A former marine emerged as a hero of the Nairobi siege yesterday after he was credited with saving up to 100 lives.
The ex soldier was having coffee at the Westgate mall when it was attacked by Islamists on Saturday.
With a gun tucked into his waistband, he was pictured helping two women from the complex.
His story emerged as sporadic gunfire continued to ring out from inside the mall early today as Kenyan security forces battled Al Qaeda-linked terrorists into a fourth day.
Despite Kenyan police assurances that they had taken control of the building, a security expert with contacts inside the mall said at least 10 hostages were still being held by a band of attackers, possibly as many as 13.
The former soldier is said to have returned to the building on a dozen occasions, despite intense gunfire.
A friend in Nairobi said: ‘What he did was so heroic. He was having coffee with friends when it happened.
‘He went back in 12 times and saved 100 people. Imagine going back in when you knew what was going on inside.’
Sources said the soldier was in the Royal Marine and now lives in Kenyan. He cannot be named for security reasons.
The British military regularly train and operate out of Kenya, and have been involved in tracking UK citizens involved with hardline Islamists in Somalia and Yemen.
Former members work with both the UK and Kenyan governments and security firms across East Africa.
Flames and dark plumes of smoke rose Monday above the Westgate shopping complex for more than an hour after four large explosions rocked the surrounding neighborhood.
The smoke was pouring through a large skylight inside the mall’s main department and grocery store, where mattresses and other flammable goods appeared to have been set on fire, a person with knowledge of the rescue operation told The Associated Press.
The explosions were followed by volleys of gunfire as police helicopters and a military jet circled overhead, giving the neighborhood the feel of a war zone. An armored personnel carrier sat in front of the building.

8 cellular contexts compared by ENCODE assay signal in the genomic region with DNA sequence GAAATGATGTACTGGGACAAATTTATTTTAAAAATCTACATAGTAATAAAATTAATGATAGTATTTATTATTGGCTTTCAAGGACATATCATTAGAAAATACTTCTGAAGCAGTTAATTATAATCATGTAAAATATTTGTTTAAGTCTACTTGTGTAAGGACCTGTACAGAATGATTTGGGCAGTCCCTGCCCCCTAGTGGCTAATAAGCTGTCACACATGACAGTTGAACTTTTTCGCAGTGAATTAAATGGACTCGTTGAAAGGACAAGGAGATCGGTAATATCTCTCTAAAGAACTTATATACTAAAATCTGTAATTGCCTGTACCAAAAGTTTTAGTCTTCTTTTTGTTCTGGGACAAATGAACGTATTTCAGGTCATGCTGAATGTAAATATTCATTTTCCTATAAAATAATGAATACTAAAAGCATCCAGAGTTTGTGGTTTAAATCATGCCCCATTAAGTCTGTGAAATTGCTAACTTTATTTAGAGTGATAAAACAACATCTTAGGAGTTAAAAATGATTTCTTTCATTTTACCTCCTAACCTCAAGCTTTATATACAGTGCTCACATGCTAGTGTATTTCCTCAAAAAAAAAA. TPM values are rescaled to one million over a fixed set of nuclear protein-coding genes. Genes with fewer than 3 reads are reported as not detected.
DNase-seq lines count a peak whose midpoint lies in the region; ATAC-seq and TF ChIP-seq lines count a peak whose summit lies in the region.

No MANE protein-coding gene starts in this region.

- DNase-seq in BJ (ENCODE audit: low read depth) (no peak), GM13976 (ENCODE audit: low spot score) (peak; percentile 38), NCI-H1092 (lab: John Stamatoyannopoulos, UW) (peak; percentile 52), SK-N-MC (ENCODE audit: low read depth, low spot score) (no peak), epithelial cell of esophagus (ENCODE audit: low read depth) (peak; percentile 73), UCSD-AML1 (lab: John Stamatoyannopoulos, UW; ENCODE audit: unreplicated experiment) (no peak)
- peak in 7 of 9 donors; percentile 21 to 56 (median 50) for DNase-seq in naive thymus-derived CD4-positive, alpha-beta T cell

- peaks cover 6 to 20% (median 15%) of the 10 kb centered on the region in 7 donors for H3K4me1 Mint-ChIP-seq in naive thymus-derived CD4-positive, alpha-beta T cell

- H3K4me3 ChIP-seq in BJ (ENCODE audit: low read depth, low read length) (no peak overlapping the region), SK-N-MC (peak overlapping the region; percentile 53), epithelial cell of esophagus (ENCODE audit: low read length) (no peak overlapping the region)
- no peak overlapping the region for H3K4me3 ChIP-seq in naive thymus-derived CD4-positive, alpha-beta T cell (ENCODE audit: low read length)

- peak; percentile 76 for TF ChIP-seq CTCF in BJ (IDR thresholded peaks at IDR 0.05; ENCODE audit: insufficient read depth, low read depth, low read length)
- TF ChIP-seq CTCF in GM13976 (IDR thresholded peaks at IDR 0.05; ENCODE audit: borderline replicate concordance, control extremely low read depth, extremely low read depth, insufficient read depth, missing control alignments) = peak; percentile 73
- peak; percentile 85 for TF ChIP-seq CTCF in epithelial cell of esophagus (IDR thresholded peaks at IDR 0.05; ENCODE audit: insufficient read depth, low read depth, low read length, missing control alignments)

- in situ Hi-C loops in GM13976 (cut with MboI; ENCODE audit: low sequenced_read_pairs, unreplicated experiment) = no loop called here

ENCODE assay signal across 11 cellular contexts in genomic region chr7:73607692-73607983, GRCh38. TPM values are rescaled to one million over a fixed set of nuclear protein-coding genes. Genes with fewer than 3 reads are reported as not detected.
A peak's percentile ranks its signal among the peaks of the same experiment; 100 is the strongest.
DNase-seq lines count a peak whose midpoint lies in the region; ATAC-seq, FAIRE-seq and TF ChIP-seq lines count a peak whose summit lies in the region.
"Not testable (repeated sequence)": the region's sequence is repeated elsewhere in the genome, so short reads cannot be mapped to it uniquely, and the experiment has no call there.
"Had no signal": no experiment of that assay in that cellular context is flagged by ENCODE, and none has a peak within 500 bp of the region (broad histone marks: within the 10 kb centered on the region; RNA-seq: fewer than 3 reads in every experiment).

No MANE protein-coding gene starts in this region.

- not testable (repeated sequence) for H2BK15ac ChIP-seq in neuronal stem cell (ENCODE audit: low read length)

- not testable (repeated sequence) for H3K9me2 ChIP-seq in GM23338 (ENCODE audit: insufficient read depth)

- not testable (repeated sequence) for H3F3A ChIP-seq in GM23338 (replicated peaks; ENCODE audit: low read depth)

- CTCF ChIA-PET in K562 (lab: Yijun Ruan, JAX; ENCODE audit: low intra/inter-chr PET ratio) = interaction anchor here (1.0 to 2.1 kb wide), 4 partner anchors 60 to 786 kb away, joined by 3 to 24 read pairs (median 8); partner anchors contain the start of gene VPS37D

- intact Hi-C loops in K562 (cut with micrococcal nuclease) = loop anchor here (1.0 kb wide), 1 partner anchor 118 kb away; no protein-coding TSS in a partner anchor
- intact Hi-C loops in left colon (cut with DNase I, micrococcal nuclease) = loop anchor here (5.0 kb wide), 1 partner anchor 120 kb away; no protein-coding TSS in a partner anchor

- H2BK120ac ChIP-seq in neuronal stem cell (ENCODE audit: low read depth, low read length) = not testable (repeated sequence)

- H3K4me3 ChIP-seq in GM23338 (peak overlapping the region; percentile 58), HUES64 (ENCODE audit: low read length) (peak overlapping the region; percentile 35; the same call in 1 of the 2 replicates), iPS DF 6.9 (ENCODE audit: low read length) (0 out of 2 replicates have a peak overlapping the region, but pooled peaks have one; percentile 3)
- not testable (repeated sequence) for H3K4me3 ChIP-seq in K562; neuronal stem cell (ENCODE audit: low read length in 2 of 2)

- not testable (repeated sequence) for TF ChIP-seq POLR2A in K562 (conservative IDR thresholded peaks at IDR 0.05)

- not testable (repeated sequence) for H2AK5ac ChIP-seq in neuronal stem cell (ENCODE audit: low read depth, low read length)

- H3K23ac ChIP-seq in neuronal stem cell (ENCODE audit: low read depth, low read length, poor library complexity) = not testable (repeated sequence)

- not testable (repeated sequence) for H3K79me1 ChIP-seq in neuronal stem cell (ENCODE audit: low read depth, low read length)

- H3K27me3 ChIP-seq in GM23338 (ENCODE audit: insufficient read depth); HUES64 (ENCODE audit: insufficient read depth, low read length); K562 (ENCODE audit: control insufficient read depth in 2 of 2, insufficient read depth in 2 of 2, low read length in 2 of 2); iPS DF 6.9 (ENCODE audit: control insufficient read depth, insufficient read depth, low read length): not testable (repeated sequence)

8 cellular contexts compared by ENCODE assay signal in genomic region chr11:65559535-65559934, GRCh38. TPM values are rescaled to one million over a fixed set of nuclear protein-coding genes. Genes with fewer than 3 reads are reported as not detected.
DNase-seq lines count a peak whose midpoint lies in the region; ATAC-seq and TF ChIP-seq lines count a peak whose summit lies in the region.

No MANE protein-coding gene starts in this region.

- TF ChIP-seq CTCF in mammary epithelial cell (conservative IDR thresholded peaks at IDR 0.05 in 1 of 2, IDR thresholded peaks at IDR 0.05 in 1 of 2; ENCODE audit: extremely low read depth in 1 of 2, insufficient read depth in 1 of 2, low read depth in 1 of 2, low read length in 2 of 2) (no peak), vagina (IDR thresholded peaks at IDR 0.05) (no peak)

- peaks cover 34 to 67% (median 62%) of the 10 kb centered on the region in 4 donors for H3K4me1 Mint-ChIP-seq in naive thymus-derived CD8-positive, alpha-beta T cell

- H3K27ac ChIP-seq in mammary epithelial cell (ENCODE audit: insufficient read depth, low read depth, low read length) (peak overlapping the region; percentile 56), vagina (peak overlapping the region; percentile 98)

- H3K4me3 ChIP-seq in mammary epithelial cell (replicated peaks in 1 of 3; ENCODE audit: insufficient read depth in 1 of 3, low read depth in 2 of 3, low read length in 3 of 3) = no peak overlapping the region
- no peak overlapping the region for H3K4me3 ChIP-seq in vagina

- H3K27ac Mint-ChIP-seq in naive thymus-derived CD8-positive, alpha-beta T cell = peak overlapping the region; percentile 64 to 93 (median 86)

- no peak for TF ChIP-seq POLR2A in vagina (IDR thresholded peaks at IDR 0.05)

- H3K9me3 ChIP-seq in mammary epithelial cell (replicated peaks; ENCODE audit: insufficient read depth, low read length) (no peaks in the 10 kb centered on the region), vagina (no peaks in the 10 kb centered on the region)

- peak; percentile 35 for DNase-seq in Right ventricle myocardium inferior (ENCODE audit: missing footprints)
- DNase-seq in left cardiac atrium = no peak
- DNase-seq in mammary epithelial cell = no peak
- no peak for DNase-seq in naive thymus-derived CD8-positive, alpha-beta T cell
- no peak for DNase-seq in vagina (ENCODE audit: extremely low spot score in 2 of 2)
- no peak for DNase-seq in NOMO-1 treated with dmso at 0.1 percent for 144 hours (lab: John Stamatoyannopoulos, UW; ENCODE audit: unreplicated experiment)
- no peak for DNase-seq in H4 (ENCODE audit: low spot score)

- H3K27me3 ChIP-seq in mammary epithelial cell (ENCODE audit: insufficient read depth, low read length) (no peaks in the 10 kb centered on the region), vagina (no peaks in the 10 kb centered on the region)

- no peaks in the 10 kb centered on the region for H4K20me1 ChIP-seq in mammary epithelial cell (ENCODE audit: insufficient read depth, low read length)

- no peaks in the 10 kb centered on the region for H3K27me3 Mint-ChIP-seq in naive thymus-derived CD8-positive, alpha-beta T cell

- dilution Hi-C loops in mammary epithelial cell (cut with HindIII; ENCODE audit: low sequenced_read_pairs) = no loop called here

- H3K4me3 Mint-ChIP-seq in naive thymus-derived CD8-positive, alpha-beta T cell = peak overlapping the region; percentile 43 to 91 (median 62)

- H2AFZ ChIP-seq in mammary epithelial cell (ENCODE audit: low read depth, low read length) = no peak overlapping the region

By Monday evening, Kenyan security officials said they had claimed the upper hand.
Kenya’s Interior Minister Joseph Ole Lenku said the evacuation of hostages had gone ‘very, very well’ and that Kenyan officials were ‘very certain’ that few if any hostages were left in the building.
But with the mall cordoned off and under heavy security it was not possible to independently verify the assertions.
Similar claims of a quick resolution were made by Kenyan officials on Sunday and the siege continued.
Authorities have also not provided any details on how many hostages were freed or how many still remain captive.
Three attackers were killed in the fighting Monday, Kenyan authorities said, and more than 10 suspects arrested. Eleven Kenyan soldiers were wounded in the running gun battles.
An Al Shabaab spokesman, Rage, said in the audio file that the attackers had been ordered to ‘take punitive action against the hostages’ if force was used to try to rescue them.
A Western security official in Nairobi who insisted on not being named to share information about the rescue operation said the only reason the siege hadn’t yet ended would be because hostages were still inside.
Westgate mall, a vast complex with multiple banks that have secure vaults and bulletproof glass partitions, as well as a casino, is difficult to take, the official said.
‘They are not made for storming,’ he said of the labyrinth of shops, restaurants and offices. ‘They’re made to be unstormable.’
The massacre began on Saturday shortly before midday local time.